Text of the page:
14 February 2012

Dining With Our Ancestors: A Tale of Gastronomic Genealogy

An interesting aspect of genealogy is learning the stories of the foods that our ancestors ate. The "old family recipes" that are still cooked or baked today help us to connect with our past. Sometimes just the name of a recipe can be a catalyst for a family discussion. Often, we honor family and friends by naming recipes after them. Just who was "Aunt Martha" of "Aunt Martha's Old Fashioned Salad Dressing"? And what about "Mrs. Walker" who made those delicious potatoes? Was she a good family friend? "William's Fritters" were called that because they were your great grandfather's favorite.

Sometimes a recipe harkens to a specific time or event, such as "Watergate Cake", a pistachio cake so called because it was first made while the infamous Watergate scandal in the 1970s was on going. And sometimes a recipe was developed because of economic conditions or shortages of ingredients, like "Mock Apple Pie" that is not made with apples but rather Ritz Crackers.

All of these scenarios allow us to develop a deeper connection to our past and to the lives of our ancestors on a personal level. They allow us to have a glimpse into their world and grant us the opportunity to remember and honor them. Most of all, it allows them to live on through the food we eat.

The recipes that follow hearken back to the 19th and 20th centuries. They connect me with my family but also with two distinct periods of time that they lived through.

One branch of my family, the Kale Family, has been in the United States since before the Revolution. my great great great grandfather, Richard Stockton Kale I, was born in 1808. His parents, William and Mary Kale are mentioned in Burlington County, New Jersey, deeds as early as 1801.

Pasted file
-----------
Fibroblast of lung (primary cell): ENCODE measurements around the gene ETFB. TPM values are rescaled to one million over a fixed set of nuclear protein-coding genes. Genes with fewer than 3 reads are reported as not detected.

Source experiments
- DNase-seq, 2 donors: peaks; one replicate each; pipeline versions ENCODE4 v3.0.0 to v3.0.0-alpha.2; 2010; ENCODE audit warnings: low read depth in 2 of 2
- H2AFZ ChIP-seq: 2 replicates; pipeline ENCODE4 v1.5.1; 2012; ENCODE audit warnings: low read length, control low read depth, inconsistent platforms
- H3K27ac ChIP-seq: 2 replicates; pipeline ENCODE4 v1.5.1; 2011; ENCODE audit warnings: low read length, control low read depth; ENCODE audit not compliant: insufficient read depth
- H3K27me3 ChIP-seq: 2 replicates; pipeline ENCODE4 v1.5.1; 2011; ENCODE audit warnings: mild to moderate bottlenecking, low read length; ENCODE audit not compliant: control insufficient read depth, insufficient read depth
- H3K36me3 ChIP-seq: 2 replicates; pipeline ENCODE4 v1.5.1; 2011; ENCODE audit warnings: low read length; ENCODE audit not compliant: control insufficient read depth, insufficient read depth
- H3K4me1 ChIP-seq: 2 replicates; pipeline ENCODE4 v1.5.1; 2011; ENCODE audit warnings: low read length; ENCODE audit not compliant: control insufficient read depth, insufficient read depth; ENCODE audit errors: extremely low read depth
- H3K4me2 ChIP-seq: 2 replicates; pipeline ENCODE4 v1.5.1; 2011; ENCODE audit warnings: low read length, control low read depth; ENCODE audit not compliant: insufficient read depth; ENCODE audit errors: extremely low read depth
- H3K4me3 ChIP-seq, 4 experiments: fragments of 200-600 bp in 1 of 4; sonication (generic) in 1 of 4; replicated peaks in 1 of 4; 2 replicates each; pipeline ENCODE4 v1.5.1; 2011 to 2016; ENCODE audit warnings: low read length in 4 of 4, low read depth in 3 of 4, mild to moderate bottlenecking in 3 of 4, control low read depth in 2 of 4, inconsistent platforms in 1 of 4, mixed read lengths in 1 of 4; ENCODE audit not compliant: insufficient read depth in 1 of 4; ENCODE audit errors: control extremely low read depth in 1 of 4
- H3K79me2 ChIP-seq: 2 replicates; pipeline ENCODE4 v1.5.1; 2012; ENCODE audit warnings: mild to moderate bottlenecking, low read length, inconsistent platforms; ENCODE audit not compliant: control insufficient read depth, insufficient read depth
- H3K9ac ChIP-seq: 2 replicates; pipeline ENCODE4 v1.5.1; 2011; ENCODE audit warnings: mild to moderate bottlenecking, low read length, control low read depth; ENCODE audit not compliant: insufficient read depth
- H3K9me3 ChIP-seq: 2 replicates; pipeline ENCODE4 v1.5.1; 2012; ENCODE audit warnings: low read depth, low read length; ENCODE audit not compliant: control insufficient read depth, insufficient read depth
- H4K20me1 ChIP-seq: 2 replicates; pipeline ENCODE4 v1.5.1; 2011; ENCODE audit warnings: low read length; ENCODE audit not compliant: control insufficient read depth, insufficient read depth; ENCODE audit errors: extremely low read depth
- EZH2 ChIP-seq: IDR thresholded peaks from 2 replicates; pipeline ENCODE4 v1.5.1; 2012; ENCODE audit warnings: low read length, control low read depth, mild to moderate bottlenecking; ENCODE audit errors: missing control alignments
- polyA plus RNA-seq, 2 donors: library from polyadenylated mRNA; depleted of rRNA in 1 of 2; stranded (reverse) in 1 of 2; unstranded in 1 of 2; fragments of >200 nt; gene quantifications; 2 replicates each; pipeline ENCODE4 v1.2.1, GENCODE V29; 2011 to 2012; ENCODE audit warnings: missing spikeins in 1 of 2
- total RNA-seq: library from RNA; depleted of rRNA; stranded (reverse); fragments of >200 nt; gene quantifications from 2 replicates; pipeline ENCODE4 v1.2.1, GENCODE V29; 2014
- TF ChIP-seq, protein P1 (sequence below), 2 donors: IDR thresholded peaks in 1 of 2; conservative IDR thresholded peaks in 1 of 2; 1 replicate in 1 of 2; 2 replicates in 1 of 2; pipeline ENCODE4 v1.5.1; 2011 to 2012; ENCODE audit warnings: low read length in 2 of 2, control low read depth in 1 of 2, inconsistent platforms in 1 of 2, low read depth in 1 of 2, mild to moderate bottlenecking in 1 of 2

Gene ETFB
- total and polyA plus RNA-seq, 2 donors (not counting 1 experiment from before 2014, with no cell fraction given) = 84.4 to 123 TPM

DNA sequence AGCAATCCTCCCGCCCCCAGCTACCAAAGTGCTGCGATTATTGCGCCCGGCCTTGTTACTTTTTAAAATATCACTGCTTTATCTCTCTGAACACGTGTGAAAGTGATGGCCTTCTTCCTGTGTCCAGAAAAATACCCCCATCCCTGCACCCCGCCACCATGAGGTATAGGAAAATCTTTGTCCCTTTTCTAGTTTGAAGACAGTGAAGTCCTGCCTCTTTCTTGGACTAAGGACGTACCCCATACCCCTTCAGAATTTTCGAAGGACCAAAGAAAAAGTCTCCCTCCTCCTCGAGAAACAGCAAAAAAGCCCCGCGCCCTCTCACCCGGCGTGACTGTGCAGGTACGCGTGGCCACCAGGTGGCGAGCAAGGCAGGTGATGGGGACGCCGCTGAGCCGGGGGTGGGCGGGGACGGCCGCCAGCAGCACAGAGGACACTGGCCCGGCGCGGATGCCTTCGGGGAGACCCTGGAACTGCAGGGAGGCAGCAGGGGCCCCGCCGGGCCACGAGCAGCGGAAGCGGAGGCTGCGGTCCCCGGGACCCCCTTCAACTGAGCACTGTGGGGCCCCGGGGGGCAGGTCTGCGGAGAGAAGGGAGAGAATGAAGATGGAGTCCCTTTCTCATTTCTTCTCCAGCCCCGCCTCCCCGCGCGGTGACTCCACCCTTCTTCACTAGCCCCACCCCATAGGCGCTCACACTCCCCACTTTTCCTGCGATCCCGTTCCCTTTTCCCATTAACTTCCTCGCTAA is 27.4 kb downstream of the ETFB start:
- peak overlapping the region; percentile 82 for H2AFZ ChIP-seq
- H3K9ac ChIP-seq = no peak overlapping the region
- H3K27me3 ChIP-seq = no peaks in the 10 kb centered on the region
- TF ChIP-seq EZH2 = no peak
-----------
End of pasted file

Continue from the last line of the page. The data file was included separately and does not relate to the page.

In 1835, Richard married Anna Sever. Known as "Gramma Kale", Anna's recipe for Applesauce Cake dates back to 1850 and is the oldest recipe in our family.

The Kales were farmers in Burlington County. The Applesauce Cake, and an Eggless Devil Cake, were developed because there were times when the chickens on the farm did not lay eggs. Even as recently as the 20th Century, "if the chickens weren't laying eggs, we didn't go to the store to buy them. We made the applesauce cake and Devil's Food Cake because they didn't use any eggs. So, we always were able to have cake."[1]


Figure 1. Original recipe for Applesauce Loaf[2]

Gramma Kale's Applesauce Loaf
(c. 1850)


  • 1 cup sugar
  • 1/2 cup butter
  • 1 teaspoon cinnamon
  • 1/2 teaspoon ground cloves
  • 1 cup unsweetened applesauce
  • 1 cup raisins
  • 1 teaspoon baking soda in 2 cups flour
  • Handful of cranberries and nuts
Mix all of the ingredients together and bake in a 3-1/2 x 6-inch metal loaf pan at 350*F for 25 minutes OR in a glass loaf pan at 325*F for 45 minutes to an hour.



Eggless Devil Cake[3]
  • 2 cups brown sugar
  • 1/2 cup cocoa
  • 1/2 cup butter
  • 1 cup sour milk (butter milk)
  • 2 1/2 cups flour
  • 1 teaspoon baking soda
  • 1/2 cup hot water
  • Vanilla (to taste, about 1 teaspoon)
Mix all of the ingredients together, pour into an 8-inch round pan and bake at 350*F for 35 minutes or until a toothpick inserted in the center comes out clean.

In my great grandmother's cookbook is a fritter recipe. Fritters are simply pieces of dough that are sometimes plain and sometimes filled with meat, fruit or vegetables and then fried. A note in the margin, "Dad loves these", indicates that they are named after my great grandfather, William H. "Dad" Kale.

Figure 3 Recipe for "William's Fritters"


















William's Fritters
  • 1 quart flour
  • 2 eggs
  • 1 teaspoon baking powder
  • small piece of lard
  • a little salt
Mix the above ingredients with a little milk or water to make a dough and fry in oil.


Reading family correspondence and listening to older family members reminisce about the family inevitably lead to a mention of "College Cake". The origin of the name is unknown, but we do know that the cake came from "Aunt Mary Stout." She was not a blood relative, but rather a close friend of the family and she lived in Mercerville, New Jersey. Her "College Cake" was a popular cake among the Kales, especially for birthdays and holidays, but it stopped being made sometime in the late 1940s.